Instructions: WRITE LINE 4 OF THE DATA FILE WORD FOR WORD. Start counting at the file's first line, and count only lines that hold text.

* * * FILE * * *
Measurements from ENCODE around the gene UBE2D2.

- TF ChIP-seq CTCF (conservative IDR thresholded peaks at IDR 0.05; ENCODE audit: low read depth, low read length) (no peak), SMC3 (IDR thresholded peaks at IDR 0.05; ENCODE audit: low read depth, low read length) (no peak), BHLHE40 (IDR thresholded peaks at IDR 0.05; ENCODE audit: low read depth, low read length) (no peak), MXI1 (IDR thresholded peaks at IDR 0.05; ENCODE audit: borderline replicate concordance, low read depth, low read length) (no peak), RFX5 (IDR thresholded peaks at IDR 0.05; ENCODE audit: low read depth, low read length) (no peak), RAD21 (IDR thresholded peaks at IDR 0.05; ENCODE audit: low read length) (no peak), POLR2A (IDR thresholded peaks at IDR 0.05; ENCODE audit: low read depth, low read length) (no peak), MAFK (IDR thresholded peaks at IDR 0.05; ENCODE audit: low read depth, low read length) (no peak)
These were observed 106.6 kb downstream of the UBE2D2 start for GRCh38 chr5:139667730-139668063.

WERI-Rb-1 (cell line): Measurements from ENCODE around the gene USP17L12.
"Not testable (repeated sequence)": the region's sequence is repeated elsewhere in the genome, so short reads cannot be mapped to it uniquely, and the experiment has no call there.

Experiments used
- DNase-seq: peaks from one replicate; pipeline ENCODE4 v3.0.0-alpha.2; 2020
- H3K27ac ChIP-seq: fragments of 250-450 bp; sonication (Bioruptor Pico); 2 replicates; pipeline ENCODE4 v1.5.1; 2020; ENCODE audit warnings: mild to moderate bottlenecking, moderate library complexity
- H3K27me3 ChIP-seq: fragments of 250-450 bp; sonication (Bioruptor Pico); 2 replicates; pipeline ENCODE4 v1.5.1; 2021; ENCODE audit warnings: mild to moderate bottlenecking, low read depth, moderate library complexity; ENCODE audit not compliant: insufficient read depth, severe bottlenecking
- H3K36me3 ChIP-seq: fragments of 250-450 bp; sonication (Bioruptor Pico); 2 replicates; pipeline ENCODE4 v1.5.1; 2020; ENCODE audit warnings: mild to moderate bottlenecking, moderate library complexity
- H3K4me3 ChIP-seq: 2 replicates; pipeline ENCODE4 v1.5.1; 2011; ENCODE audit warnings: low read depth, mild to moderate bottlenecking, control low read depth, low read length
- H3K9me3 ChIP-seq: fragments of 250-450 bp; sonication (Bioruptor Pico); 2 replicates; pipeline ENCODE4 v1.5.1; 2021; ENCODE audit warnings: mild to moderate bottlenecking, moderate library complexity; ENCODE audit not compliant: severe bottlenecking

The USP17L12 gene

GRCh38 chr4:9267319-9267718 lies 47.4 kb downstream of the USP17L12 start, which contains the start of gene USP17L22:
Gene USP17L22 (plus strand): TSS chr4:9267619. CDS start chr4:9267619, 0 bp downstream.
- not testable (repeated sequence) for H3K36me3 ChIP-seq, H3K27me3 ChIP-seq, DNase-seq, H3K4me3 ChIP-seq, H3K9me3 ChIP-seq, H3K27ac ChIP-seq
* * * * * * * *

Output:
WERI-Rb-1 (cell line): Measurements from ENCODE around the gene USP17L12.